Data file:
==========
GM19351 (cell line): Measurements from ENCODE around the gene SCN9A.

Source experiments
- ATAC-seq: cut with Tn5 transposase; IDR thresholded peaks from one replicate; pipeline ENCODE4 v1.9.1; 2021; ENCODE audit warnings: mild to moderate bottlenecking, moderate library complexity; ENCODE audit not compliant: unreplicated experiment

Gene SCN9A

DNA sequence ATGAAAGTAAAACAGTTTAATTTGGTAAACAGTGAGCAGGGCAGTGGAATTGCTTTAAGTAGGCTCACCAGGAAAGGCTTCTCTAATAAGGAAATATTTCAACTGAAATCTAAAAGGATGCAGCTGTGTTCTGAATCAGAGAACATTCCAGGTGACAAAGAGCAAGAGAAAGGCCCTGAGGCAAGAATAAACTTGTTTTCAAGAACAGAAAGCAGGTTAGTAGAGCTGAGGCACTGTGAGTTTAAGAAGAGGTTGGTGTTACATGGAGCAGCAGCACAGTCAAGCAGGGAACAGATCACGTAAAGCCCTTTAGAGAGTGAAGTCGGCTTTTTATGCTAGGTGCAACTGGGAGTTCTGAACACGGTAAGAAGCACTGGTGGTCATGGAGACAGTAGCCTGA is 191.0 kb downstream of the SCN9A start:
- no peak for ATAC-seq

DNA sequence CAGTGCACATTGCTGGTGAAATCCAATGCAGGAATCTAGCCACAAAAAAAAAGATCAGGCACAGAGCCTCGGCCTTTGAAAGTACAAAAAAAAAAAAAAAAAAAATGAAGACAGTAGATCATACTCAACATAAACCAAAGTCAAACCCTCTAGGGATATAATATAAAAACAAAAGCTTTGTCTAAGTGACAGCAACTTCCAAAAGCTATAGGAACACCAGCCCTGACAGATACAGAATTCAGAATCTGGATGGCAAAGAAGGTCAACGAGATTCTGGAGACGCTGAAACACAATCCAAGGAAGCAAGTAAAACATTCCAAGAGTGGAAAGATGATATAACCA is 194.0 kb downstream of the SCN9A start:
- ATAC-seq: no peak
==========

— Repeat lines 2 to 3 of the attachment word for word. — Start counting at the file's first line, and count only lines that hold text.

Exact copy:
Source experiments
- ATAC-seq: cut with Tn5 transposase; IDR thresholded peaks from one replicate; pipeline ENCODE4 v1.9.1; 2021; ENCODE audit warnings: mild to moderate bottlenecking, moderate library complexity; ENCODE audit not compliant: unreplicated experiment